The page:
Ba Le (French-Vietnamese Café, Uptown)
I realize with increasing frequency that so much of the joy in my life comes by way of happy accidents. So I suppose it was no surprise that an impromptu lunch date—so impromptu, in fact, that I was wearing the shirt I had slept in the night before—turned out to introduce me to a new favorite restaurant in this wonderful city.
A few months ago, I wrote about the wonderful pan-Asian community surrounding the Argyle Red Line station. The area boasts Chinese, Thai, Japanese, and Cambodian fare, and today I stumbled upon French-Vietnamese at Ba Le, a café housing some of the most striking flavors in the city inside a sleek and modern storefront.
Like all good food, the grub at Ba Le has a great story to sink your teeth into. In the 1950s, a man in Vietnam named Le Vo sold smoothies from a stand he put together from found pieces of wood. That’s right. He found pieces of wood and started making smoothies underneath them. Soon, the word got out that Vo blended a great smoothie. Sandwiches followed. Vo took his culinary cues from authentic Vietnamese cuisine but also French, as they were occupying Vietnam at the time. The sandwiches, banh mi, were a hit, and Saigon gobbled them up until 1972 when Vo fled his country to escape the war.
Flash forward ten years and we find Vo in San Jose, CA. He opened Ba Le Bakery there in 1982, with a Chicago location following in 1989. Chicago is now Ba Le headquarters as Vo’s children continue to spread the banh mi love around the U.S.
Now, more than 20 years later, not even a week after Snow-torious B.I.G. rocked Chicago’s socks, and I am in my pajamas, staring at the salty footprints, both dog and human, on my hardwood floors, remembering that scholarship I turned down to study at Florida State when I was eighteen. I am torturing myself by shopping for sundresses online and thinking about the dog park and drinking a 312 by the lake. My phone rings and a last-minute lunch date is proposed. I almost said no. I really did. But I shoved my dry feet into my wet boots and ventured out, if for no other reason than to avoid mopping the messy floors.
Our destination was Ba Le, a place I’ve been meaning to try for almost a year now. As we approached, we noticed crowds standing along Argyle and a float negotiating the snow. A small Chinese New Year parade was taking place, the smell of sulfur in the air and red paper stuck in the snow were evidence of a confetti cannon just erupted. Ba Le was just as festive. Children stuffed into snowsuits stared at the dessert case almost as longingly as I did, and the employees made suggestions to those of us uninitiated. Buy three fruit tarts and get one free? Yes, please. Our selections were mixed fruit, pineapple, and guava. They consisted of a creamy custard with a flavor light enough to delight but not overwhelm, topped with raspberries, kiwi slices, and blueberries. We followed dessert with our lunch, the BBQ Pork sandwich. The understated flavor continued here. While Chicagoans think of a bold, messy sauce, the BBQ banh mi was just sweet enough, just moist enough, so that the other ingredients could shine. Cilantro, jalapenos, carrots, and all surrounded by a perfect, and I mean perfect, French baguette. Crunchy yet easily masticated flaky goodness. Oh god.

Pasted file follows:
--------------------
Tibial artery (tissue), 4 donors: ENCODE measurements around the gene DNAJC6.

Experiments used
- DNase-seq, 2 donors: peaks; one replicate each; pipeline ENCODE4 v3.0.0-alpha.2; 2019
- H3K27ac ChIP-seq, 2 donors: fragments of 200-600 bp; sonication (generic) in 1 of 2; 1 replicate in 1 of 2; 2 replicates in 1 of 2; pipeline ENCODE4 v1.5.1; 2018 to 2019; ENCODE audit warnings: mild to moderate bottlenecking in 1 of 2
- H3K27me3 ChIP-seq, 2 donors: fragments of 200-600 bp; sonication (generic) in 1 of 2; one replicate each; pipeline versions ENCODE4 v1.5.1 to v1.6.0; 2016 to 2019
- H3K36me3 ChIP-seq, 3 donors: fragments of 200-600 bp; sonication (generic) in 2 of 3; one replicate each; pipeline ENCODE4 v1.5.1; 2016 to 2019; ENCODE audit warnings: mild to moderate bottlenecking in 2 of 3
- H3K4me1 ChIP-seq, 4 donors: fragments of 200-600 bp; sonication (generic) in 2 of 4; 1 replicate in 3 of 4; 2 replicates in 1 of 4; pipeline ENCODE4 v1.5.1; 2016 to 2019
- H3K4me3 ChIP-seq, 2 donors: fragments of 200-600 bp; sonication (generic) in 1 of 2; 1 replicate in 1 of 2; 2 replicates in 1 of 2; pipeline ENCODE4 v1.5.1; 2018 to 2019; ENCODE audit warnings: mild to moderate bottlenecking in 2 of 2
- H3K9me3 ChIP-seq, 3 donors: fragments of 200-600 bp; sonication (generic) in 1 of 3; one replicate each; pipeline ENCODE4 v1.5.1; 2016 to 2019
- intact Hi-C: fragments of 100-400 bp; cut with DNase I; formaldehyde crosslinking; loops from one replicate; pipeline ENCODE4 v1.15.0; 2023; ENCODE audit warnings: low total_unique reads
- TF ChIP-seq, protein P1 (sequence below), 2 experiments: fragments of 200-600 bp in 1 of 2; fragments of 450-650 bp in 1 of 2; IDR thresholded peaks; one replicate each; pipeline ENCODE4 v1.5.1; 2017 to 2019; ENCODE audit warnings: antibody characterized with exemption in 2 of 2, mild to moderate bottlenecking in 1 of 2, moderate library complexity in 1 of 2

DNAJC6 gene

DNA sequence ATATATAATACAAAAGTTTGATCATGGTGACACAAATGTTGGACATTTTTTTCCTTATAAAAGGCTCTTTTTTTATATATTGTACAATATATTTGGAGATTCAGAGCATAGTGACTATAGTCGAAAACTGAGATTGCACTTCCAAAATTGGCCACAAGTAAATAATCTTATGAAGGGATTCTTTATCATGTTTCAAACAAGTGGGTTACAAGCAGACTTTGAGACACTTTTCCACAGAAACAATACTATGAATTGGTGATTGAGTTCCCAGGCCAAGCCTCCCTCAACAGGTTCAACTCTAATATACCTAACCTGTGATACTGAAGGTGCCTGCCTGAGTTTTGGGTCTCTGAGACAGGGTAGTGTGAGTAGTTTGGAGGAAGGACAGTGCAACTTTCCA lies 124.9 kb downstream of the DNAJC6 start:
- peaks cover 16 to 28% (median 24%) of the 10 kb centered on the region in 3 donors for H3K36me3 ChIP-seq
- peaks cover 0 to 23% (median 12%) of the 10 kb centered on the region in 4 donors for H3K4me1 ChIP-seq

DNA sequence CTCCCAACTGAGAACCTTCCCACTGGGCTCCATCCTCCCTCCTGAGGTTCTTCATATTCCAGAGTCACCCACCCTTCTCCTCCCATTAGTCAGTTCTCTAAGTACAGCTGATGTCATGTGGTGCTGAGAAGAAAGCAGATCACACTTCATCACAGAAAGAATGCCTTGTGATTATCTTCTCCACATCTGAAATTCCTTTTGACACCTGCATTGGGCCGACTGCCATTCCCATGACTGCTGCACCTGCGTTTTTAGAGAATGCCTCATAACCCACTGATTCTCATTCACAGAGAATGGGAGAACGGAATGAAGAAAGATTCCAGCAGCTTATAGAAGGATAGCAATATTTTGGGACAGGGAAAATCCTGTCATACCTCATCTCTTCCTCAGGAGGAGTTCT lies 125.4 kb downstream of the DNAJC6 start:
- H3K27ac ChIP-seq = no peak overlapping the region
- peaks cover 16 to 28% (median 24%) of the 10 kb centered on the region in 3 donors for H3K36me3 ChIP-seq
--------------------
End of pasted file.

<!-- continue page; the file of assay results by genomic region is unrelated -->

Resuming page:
We washed down our meal with soft drinks from France, “Berry Lemonade” and “Sparkling Apple Cider.” Now, I’m going to say the next part slowly so all of us Americans will understand, because I’m still having trouble myself. There were no chemicals in the sodas. What I’m saying is, I could pronounce all of the ingredients. I knew what they all were. Furthermore, the first ingredient was carbonated water, and high fructose corn syrup was not to be found in the list of four ingredients. Try that with a Pepsi.
Actually, don’t. Don’t try anything with any American sandwich, pastry, or soda until you’ve tried it with a French-Vietnamese delicacy. This is your top priority. Get to Ba Le. It will cure your cabin fever and keep you motivated in the coming months, as they just rolled out a “Buy Five Sandwiches, Get One Free” punch card. On your mark, get set, banh mi.
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